Knowing God, being a Christian – Faith and Love

From time to time, during the course of my career as a lay preacher, it seemed to me that we need to be reminded of who we are, what we’re about and the attributes and attitudes we should exhibit as professed followers of Christ. When you live and work in a close knit community you see the faces of those in your congregation on weekdays and not just on a Sunday, in other words, you see how attitudes can slip and you can catch glimpses of real people living their daily lives and not just the Sunday façade that they put on for church.

As with most sermons that I composed my approach to the message was to try to be subtle but defined at the same time, so not a bashing over the head with the Bible a la fire and brimstone, but neither a beating about the bush in a vague manner manner either. Not easy to do but then again I often felt this was the advantage of having a more limited time frame in which to work as it forced you to be strict with your words and to be quick to get to the point. I can’t say that I was always successful, mind you.

Ephesians 1:15-23

This evening it’s my intention to look at the reading that we had read to us from the New Testament taken from Paul’s letter to the Ephesians. In this passage Paul has set out before us a summary of the characteristics of a true church, and subsequently what it means to be a Christian. You know, when I first started to ponder on the meaning and relevance of this passage for us as a church here in Birtley, I couldn’t make up my mind as to whether this was about getting to know God or whether it was about what it means to be a Christian. Then it dawned on me that actually the two are related and one is very much a part of the other. Being a Christian is about getting to know God. And Paul in his usual subtle way says three things which I think we need to hear both as a church and as individuals.

The first is this, he says, “I have heard of your faith in the Lord Jesus and your love toward all the saints.” Right away, wasting no time, he draws our attention to the top two commandments. If you know your New Testament you’ll remember that in Matthew’s gospel Jesus responds to a trick question from a lawyer like this: the question is which is the greatest commandment in the law? And Matthew writes that Jesus said to him, “’You shall love the Lord your God with all your heart, and with all your soul, and with all your mind.’ This is the greatest and first commandment. And a second is like it: ‘You shall love your neighbour as yourself.’” So why’s this important for us? Because we’re encouraged to put our trust in God. We have to. If we don’t, then we can’t really call ourselves Christians or even members of the church. The mark of a true church is its loyalty to Christ and its love toward all people. The mark of a true Christian is his or her love for Christ and his or her love toward all people. If I asked you to describe who or what a Christian is I wonder what you’d say. If you were here at the confirmation service the other week, you’d have heard Bishop Michael say that as Christians we know that we’re sinners and that’s why we come to church. But sometimes I wonder if that’s really true all of the time. Isn’t it true to say, and I include myself in this, that we often pick and choose the services that we go to because we like or prefer the way that they’re done. We like the ceremony of one and not the lack of it in another. I think that it’s possible for us to get caught up in the rigmarole and the ceremony of church worship. In doing so we place too much emphasis on our life in the church building and not enough on our life outside of it. Surely we come to church not because we’re trying to impress other people with our uprightness and goodness, that would be like going to hospital to show how healthy we are. We come because church is like an outpatients’ department in a hospital for the spiritually and morally sick. I love that quote from Garrison Keiler, the contemporary American author, who once said, “Going to church no more makes you a Christian than sleeping in your garage makes you a car.”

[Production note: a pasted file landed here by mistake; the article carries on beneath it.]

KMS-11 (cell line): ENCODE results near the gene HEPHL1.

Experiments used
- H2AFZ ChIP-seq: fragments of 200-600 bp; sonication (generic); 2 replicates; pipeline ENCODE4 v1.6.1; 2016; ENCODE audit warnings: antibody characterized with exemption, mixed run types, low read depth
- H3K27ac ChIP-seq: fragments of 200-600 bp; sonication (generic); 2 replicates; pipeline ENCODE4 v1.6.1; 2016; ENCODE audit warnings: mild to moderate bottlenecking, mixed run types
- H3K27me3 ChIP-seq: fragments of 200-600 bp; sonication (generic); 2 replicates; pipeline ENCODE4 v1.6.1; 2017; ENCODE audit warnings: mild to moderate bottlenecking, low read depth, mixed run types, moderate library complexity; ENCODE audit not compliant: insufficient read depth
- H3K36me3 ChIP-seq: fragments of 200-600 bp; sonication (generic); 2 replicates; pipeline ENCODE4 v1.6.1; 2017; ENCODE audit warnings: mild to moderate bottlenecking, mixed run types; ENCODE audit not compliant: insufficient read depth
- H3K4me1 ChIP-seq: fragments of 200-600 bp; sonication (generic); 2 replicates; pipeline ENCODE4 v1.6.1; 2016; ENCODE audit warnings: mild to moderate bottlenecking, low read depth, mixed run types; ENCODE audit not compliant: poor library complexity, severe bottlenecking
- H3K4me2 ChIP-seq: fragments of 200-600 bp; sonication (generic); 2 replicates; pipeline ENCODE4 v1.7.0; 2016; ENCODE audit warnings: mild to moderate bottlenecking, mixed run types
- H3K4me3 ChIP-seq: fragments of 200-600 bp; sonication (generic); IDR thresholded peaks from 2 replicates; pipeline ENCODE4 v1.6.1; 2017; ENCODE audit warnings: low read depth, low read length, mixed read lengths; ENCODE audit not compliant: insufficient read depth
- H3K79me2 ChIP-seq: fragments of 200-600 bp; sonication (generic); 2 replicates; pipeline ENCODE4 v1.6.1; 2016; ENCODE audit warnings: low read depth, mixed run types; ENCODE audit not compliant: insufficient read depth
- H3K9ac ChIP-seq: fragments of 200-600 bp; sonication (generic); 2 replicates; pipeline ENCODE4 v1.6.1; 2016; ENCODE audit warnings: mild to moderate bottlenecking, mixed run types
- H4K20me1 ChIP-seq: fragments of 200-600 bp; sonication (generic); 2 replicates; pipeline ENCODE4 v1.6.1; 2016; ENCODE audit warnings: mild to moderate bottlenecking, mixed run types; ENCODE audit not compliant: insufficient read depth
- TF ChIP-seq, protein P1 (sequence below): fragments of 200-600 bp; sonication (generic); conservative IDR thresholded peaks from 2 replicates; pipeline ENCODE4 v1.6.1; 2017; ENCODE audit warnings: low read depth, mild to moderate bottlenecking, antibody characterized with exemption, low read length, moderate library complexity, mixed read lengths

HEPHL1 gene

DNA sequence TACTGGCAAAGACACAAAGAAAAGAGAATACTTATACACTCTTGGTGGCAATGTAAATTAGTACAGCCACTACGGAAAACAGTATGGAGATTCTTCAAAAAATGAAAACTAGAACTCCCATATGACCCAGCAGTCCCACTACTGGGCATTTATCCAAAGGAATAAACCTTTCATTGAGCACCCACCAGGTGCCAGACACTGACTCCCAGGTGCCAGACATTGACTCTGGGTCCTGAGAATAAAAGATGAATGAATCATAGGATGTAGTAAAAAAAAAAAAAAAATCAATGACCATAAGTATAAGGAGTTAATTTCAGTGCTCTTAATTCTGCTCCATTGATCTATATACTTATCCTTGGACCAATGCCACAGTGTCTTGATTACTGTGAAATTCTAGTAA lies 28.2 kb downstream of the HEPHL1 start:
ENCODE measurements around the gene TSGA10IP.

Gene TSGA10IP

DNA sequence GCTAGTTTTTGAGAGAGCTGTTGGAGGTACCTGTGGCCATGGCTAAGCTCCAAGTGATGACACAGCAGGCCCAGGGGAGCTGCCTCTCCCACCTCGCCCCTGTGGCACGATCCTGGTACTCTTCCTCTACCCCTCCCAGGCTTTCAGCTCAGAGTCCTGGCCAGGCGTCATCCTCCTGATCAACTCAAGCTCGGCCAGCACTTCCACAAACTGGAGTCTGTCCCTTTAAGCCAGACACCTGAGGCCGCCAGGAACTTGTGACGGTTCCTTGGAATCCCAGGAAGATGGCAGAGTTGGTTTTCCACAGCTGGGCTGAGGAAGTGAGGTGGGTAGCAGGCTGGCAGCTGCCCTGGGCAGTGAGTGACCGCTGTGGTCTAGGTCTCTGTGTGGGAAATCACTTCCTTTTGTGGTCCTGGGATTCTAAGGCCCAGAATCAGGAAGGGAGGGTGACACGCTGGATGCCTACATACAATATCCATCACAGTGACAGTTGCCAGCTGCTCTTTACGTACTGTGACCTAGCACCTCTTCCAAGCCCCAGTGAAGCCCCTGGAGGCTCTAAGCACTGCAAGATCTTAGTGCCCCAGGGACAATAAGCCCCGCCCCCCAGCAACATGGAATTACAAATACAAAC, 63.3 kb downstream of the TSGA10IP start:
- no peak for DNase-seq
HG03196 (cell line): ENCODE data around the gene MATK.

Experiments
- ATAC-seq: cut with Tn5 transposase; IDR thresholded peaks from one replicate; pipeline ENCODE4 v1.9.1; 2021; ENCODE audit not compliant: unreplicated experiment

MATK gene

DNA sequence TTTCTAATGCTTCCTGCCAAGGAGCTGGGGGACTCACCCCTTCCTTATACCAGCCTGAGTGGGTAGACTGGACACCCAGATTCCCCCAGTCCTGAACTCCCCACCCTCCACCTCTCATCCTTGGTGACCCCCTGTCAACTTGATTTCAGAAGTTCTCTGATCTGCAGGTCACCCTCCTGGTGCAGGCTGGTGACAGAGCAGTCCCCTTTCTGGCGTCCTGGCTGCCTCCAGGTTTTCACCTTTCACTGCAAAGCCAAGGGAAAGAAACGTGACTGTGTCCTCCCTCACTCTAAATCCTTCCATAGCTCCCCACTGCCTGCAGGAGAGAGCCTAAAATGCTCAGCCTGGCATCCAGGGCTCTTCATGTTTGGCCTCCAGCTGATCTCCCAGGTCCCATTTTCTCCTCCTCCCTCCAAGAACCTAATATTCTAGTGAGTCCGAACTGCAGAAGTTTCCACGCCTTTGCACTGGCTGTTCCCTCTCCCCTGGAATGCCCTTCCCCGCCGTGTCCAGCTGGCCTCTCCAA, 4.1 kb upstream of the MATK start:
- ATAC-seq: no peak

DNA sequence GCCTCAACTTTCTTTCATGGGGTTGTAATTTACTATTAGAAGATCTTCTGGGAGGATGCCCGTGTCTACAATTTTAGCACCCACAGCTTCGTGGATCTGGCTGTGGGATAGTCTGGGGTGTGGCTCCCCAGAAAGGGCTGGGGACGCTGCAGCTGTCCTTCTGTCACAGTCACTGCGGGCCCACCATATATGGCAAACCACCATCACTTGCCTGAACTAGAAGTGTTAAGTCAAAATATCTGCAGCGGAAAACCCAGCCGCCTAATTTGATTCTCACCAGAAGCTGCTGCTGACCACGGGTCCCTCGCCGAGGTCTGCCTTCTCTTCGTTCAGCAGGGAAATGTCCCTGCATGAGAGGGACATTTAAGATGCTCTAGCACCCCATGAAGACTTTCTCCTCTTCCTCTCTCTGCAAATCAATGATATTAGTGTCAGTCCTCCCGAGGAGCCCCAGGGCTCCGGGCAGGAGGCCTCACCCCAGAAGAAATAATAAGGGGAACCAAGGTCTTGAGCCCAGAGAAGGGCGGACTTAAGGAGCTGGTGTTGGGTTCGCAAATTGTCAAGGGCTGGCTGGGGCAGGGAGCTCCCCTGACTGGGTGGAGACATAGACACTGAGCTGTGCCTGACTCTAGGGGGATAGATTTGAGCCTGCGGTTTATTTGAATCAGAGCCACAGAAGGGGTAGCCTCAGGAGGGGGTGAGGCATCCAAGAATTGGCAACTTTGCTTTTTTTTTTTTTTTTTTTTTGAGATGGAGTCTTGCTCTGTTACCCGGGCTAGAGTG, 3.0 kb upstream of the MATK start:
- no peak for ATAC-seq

We must remember the commandments that were left to us, which we hear every Sunday, “The first commandment is this, ‘Hear, O Israel, the Lord our God is the only Lord. You shall love the Lord your God with all your heart, with all your sole, with all your mind, and with all your strength.’ The second is this: ‘Love your neighbour as yourself.’ There is no other commandment greater than these.” Perhaps we’ve got cotton wool in our ears or some kind of sight impairment which helps us to filter the message so that we end up saying “I’ll love the Lord my God only on the first and third Sundays of the month when there’s communion. Oh, and by the way, who is my neighbour?” That’s the wrong question to ask. It shouldn’t be “Who is my neighbour?” but “To whom can I be a neighbour?” Another question that often comes up is “Is the church still relevant to us today?” Surely it should be the other way around and the question we should be asking is “How can we be relevant to the church?” John said, “If a man says, I love God, and hates his brother, he is a liar.” All to often the word Christian gets watered down in it’s meaning. I’ve heard of people who are agnostic or atheist in their beliefs, still described as being as good a Christian as you or me. By which is meant that these people are good people, so the word “Christian” is used as a compliment. But if that were the correct use of the word then it would be intolerable for anyone to say “I am a Christian,” because that would be the worst kind of boasting. But as followers of Christ we don’t mean “I’m a specially good person” when we claim to be a Christian. This word “Christian” began its life in the New Testament, and it’s used not as a compliment but as a description. It describes a person who believes that Jesus Christ is the son of God, and who – often unsuccessfully – tries to follow him and worship him.